Wednesday, August 14, 2013

Ask Not For Whom The Rattle Shakes

The last thing I wanted to be confronted with on my first baby-free coffee break since having my two-month-old baby boy was the debate on whether working mums were getting too much flexibility at workplaces. Unfortunately, the column by Sarah Le Marquand in the Sunday Style magazine (unfortunately, not available online) that I was leafing through slam-dunked me with exactly that. 

The complainants seemed to be other childless working women who felt they were left covering-up for their working-mum-counterparts waltzing-off for their children's soccer practice or ballet class. It just seemed unfair to them.  

“Great!” I found myself thinking. “Now not only did I not have to worry about how and when I would get back into the workforce, I also had to worry about how I would be imposing upon my child-free counterparts when I do.”

At first glance, I had to agree with naysayers. I am candid enough to accept that even when I do start working, I probably won't be as single minded about it as a childless worker. I would be balancing my home commitments with that of my workplaces’, so presumably be less available than others. Wouldn’t that make me the workplace moocher?

After all, no one asked my husband and I to have children. We chose to have them. Why should anyone, choosing to forgo the joys of parenthood, pay any price for my choice? I am the one enjoying the hugs, the kisses, the first word, the first step, the messy artworks and shaky football kicks. What good are my kids to all the child-free people of this world? 

There is a clear economic rationale to having full-time workers. I couldn't just bank on social niceness and tolerance. Does my being a mother of any economic value to others, I found myself wondering?

Then, I found one (and a bloody good one at that) and sighed with relief.

My choice of having children carries an incredible economic benefit for all my child free counterparts. My kids would make the future working generation of this country. All our pensions will depend on their existence, skills, earnings and taxes. Seen from this angle, working mothers are doing a favour to all the child-free people of this world. They are taking on the pains of labour, breast feeding, tantrums, illnesses, school admissions, VCEs and the choice of university courses so that everyone’s pensions could be safeguarded. And on top of that they are working and contributing to the country’s taxes. Flexibility from their co-workers to attend an occasional football game or music recital is the least they can ask.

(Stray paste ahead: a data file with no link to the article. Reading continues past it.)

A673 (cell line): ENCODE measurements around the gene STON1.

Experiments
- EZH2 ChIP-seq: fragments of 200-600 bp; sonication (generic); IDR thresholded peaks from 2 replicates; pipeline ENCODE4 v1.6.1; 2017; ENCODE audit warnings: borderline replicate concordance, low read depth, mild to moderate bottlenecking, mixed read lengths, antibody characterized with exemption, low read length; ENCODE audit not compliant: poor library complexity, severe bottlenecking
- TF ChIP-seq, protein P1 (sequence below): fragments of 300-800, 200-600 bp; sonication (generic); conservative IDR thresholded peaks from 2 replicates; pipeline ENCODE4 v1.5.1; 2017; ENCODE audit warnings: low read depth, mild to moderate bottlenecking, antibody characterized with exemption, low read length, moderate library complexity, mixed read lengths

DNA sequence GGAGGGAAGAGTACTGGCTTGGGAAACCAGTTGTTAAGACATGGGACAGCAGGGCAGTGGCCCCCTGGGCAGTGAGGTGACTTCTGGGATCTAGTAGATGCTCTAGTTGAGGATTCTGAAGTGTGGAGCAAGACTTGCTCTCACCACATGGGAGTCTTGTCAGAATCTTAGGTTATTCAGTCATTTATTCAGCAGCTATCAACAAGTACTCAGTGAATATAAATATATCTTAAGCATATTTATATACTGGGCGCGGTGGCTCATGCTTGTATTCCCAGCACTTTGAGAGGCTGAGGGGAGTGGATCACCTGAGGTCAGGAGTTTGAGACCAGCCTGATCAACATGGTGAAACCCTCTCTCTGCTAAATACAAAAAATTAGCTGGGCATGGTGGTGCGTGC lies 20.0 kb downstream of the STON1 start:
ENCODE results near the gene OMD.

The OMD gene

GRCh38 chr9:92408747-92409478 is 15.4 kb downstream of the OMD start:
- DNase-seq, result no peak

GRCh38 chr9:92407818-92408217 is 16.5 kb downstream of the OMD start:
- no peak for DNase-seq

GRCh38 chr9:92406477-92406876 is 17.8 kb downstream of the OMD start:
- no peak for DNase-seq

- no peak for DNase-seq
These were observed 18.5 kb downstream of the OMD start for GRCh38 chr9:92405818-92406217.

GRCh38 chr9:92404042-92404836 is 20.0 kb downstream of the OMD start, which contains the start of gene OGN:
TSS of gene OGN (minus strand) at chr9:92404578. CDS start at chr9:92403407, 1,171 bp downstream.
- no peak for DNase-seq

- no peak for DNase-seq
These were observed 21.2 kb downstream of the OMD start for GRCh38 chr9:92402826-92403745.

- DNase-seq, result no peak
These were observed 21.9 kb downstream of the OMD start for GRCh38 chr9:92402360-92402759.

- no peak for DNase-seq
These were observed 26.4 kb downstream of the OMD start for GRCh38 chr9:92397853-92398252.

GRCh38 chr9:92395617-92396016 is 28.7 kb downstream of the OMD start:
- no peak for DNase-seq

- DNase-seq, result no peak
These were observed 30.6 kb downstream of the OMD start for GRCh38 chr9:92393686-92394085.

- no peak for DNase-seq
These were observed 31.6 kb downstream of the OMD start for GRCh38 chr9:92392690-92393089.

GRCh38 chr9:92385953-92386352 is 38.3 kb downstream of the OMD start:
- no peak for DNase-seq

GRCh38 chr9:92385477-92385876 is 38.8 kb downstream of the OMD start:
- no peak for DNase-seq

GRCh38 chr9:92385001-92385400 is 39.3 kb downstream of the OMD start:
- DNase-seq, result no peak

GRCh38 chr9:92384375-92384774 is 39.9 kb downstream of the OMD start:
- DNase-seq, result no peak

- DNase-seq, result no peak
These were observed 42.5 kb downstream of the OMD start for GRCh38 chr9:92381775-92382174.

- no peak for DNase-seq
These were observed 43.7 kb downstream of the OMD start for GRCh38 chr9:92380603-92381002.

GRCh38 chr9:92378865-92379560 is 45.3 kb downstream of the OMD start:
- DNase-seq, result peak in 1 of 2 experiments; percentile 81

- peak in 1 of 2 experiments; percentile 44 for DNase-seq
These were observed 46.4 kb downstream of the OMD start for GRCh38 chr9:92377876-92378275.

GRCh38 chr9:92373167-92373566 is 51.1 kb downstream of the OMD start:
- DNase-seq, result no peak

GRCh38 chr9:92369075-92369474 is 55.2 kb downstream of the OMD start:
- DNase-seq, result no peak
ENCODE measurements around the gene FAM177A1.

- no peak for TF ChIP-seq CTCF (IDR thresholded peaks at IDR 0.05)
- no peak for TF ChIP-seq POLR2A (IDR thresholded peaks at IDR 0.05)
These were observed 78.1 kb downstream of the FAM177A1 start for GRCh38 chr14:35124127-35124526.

In traditional societies, people had children as their insurance against old age. But with modern states came the concept of social welfare: that it was society’s responsibility to look after its old. The individual didn’t have to have children to pay for his or her elderly care in future. So having children became a lifestyle choice instead of an economic one. 

But what we seem to have forgotten is that while not each one of us has to have children, society as a whole still needs children for its system of social welfare to be sustained. And those children still need to be nurtured into responsible and contributing members of society. So childcare becomes not just the responsibility of parents but of all members of the state. 

So here is my counter to all those who question a working parents’ flexible hours, “Ask not for whom the rattle shakes, it shakes for thee...”

On that note:

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